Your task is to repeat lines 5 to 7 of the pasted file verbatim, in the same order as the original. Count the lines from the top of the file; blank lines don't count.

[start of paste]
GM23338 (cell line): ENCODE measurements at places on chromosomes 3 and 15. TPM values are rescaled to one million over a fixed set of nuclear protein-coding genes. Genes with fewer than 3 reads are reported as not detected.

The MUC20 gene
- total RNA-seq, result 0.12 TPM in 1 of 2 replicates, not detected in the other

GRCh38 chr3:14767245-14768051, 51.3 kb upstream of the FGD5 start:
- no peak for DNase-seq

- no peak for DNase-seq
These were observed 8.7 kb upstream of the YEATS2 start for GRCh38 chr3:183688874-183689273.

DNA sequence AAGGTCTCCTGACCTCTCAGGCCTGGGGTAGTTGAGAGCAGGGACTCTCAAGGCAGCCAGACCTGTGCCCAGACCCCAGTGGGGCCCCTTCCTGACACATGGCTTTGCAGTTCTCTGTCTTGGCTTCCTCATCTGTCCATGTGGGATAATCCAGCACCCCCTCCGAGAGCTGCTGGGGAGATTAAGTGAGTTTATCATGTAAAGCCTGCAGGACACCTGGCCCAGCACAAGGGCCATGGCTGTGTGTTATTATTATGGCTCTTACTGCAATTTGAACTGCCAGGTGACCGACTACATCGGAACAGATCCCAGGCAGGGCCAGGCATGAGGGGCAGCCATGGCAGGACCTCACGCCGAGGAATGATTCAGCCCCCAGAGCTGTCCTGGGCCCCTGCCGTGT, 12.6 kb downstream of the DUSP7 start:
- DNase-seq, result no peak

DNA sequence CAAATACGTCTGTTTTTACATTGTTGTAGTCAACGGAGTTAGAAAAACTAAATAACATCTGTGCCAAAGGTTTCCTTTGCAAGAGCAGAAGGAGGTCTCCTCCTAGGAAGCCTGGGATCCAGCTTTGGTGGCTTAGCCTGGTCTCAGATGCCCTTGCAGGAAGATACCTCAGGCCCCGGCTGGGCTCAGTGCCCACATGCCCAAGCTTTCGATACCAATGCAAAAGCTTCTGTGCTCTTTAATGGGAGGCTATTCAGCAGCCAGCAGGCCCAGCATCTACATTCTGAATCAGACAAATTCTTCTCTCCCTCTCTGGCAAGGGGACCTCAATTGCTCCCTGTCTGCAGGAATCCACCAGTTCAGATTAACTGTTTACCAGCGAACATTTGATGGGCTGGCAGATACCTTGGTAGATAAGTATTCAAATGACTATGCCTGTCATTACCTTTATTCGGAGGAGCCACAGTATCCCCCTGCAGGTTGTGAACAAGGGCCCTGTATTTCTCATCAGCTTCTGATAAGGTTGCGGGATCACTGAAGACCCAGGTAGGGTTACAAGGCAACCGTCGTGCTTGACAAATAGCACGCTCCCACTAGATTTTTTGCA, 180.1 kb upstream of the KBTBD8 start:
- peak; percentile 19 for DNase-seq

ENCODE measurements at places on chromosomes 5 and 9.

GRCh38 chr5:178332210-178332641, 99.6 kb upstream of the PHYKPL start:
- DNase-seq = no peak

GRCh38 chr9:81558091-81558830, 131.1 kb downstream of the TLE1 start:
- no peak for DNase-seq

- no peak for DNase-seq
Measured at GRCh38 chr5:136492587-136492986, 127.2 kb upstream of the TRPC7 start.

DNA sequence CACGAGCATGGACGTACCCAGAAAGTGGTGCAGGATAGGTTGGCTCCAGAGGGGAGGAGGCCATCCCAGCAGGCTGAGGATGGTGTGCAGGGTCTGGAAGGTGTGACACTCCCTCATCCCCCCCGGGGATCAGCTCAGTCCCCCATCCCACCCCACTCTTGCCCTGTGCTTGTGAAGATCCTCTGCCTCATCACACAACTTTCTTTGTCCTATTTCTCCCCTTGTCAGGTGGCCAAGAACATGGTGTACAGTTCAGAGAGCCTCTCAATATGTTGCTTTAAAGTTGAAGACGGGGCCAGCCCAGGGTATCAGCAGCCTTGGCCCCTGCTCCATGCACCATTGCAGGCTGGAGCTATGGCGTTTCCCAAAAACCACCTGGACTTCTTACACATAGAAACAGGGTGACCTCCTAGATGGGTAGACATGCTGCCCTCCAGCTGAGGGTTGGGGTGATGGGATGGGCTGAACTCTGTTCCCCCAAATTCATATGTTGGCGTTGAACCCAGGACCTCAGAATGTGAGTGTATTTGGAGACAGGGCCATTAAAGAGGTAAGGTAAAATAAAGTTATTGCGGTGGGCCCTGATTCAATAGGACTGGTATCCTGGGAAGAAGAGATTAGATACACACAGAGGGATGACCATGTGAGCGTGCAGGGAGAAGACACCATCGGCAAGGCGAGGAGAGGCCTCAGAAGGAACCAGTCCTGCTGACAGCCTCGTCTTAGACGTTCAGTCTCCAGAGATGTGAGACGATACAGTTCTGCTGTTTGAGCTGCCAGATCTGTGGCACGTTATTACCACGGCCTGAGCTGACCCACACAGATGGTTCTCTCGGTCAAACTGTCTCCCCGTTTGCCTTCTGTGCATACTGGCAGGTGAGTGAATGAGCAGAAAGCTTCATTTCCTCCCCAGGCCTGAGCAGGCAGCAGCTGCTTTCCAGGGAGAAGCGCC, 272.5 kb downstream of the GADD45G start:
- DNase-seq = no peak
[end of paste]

- no peak for DNase-seq

- no peak for DNase-seq
These were observed 8.7 kb upstream of the YEATS2 start for GRCh38 chr3:183688874-183689273.